Freezing of C. elegans to super low temperatures


I am curious about why and how freezing to -80C in C. elegans works. I’ve found some references on the general process, specifically the involvement of IIS and trehalose, and general nematode strategies for cold tolerance, but could not find any information on pathway specifics. What is known about why and how C. elegans can be frozen to ultra low temps and how they “come back” out of this? It’s gotta be more than IIS and trehalose because Drosophila have both, but cannot be frozen to ultra low temperatures. In fact, it appears that C. elegans is the most evolved multicellular organism that can go so low and come back “to life?” Any references on the pathways and/or how this process was originally discovered and described would be appreciated.


The method is originally described in Brenner, 1974 in Genetics and hasn’t changed much except for the possible use of soft agar that can be added to the mix that some labs are using.

I have recently done some work on a different type of method to preserve worms but it is not published. A collaborator I have talked with is planning to try that method in flies.

For now there is always this method for fly preservation:

Thank you, Richard. Yes, we’ve used the originally described freezing method many times. I was just curious about its biological underpinnings. What makes the L2 and L3 stages more prone to successful freezing? And what are the pathways that govern that and allow them to successfully resuscitate after thawing? I did not realize that you can freeze Drosophila. A recent quick search suggested that it is not possible, so thank you for the reference. I also found this: which I found to be really fascinating - flies were made freeze tolerant (although to a much higher temperature). Anyway, it is not an area that we actively study, but I find it fun to think about, especially since freeze tolerance is one of the characteristics that makes C. elegans such a powerful model. Going to look for a multi-species review on cold tolerance. If anyone knows of any good ones, please let me know.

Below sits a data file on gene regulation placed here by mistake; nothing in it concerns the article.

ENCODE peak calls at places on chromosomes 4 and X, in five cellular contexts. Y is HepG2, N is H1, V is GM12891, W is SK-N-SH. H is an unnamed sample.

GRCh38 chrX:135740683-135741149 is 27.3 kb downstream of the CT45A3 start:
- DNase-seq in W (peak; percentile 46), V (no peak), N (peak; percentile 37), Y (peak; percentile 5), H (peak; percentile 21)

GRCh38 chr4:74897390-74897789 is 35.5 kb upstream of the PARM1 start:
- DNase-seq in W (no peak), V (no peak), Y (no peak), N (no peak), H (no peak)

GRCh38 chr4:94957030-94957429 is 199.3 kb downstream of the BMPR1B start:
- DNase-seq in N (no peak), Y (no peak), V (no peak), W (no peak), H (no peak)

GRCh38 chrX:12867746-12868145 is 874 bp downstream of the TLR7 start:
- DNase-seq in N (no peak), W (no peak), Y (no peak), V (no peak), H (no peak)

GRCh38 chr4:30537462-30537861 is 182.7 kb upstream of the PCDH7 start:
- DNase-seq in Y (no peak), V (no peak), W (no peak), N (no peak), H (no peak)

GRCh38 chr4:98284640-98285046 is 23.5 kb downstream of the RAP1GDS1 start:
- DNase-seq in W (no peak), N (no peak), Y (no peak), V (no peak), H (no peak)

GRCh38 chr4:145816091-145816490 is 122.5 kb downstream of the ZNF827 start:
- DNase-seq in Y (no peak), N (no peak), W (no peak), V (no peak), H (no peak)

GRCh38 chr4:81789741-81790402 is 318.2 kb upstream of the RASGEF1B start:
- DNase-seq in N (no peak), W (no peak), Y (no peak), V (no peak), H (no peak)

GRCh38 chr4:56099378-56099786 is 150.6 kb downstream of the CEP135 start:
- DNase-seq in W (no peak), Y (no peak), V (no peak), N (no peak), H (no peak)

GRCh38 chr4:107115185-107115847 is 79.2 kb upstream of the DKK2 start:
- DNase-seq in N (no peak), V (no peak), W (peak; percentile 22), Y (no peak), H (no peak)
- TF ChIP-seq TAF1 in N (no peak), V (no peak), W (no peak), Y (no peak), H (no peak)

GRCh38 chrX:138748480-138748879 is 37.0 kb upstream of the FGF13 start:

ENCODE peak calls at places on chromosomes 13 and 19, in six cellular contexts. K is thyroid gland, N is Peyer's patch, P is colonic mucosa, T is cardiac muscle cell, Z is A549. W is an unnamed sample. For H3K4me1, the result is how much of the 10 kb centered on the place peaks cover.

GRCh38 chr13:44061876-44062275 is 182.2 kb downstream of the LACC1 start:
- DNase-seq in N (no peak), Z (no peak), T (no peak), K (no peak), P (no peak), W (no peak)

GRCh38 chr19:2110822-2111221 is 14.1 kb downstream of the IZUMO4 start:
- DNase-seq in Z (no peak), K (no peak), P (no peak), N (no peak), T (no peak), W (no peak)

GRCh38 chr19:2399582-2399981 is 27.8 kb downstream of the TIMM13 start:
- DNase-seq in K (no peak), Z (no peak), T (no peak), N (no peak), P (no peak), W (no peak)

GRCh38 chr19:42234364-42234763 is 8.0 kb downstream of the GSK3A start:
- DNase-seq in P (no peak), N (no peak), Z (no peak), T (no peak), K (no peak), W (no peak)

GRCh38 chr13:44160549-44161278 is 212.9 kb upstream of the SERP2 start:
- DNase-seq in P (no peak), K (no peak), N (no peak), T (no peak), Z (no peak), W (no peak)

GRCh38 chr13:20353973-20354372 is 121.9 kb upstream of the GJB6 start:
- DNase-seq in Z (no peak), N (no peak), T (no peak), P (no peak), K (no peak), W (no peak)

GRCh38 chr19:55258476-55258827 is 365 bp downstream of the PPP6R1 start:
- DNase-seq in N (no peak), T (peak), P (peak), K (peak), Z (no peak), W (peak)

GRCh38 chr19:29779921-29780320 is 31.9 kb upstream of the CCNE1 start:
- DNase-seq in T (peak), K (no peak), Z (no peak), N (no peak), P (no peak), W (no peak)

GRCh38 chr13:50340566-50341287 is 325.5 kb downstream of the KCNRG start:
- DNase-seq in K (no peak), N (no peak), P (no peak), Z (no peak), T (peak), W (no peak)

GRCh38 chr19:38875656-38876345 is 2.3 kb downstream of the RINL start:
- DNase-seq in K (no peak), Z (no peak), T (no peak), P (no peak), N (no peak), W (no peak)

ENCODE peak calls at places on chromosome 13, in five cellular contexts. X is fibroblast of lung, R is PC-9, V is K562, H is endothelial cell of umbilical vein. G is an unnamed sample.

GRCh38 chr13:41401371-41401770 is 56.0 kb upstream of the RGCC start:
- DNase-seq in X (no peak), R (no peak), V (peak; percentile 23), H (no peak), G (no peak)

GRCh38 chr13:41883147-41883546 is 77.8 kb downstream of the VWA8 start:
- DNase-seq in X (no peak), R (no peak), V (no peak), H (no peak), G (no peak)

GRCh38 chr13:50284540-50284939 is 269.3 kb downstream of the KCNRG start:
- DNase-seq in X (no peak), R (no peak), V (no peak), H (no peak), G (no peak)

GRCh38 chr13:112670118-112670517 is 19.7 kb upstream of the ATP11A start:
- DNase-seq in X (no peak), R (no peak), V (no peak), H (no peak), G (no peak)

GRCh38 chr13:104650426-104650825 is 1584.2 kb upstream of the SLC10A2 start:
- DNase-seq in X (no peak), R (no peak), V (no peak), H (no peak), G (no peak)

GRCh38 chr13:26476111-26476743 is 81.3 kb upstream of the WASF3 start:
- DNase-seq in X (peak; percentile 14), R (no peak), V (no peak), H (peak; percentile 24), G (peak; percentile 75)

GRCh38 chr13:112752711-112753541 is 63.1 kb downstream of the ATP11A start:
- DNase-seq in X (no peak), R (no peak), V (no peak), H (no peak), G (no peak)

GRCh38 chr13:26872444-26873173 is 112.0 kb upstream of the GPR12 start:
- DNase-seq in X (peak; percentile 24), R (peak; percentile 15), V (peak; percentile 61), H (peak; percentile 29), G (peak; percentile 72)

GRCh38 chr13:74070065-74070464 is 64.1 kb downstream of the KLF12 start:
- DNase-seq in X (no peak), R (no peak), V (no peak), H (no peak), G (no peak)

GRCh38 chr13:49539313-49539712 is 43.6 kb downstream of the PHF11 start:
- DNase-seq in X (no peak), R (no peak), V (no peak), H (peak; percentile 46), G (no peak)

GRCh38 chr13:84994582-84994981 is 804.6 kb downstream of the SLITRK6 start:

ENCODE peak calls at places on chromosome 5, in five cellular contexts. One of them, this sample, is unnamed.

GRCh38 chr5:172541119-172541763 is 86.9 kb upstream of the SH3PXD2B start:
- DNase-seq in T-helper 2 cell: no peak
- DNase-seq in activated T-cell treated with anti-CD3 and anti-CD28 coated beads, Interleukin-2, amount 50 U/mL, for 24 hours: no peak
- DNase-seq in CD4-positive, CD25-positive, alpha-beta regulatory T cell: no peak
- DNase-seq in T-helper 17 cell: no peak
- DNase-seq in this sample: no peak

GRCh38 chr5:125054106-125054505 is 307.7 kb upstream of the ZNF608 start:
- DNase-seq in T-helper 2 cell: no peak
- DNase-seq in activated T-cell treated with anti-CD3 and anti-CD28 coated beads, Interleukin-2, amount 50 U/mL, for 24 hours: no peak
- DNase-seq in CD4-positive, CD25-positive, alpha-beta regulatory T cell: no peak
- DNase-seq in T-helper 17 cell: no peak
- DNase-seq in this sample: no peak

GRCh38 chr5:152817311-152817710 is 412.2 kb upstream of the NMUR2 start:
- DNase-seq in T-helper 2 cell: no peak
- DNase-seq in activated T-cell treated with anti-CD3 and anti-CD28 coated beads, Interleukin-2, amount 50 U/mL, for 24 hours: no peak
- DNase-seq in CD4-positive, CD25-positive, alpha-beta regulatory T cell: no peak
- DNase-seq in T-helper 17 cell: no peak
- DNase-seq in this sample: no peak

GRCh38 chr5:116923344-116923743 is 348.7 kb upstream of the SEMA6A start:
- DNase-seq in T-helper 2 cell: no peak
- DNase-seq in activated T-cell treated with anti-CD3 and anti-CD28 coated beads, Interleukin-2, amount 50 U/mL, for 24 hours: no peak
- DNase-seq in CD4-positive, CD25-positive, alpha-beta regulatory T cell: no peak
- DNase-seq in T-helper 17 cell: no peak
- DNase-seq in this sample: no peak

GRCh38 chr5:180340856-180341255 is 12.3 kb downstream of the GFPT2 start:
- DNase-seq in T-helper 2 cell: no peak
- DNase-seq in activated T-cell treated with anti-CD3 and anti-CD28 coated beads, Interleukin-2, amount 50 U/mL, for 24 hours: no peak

I can’t help you with your question, but you might find it interesting to compare with methods used for nematodes other than Caenorhabditis; for example, protocols for freezing entomopathogens involve freezing IJs, rather than L1s as in the elegans protocol.

Since it seems that you’re interested in pathways that promote cryobiosis, it might be worth poking around the tardigrade literature to get a sense as to what the adaptations are present in an organism that can survive extremes of cold, desiccation, radiation, etc.


I always thought that in the original freezing paper they had developed the method simply by trying freezing conditions commonly used to freeze bacteria, and that it just seemed to work.

Thank you all for the info. I guess I was just surprised that not more is known about the pathways that are responsible. Hopefully, someone out there is working on that :slight_smile: Here are some references I found others may find interesting: 1) p. 189 of 2) 3)

It was my understanding that it is the L1s that survive best, due to elevated DAF-16 activity. L2s and L3s survive, but fertility is frequently compromised in those animals. Maybe the L1 diapause protects the germline, since it doesn’t proliferate? Just guessing here.

Yeah, I’m fairly sure developmental arrest is a key part of surviving freezing, especially by comparing to other nematodes whose larvae may not arrest if they hatch in the absence of food.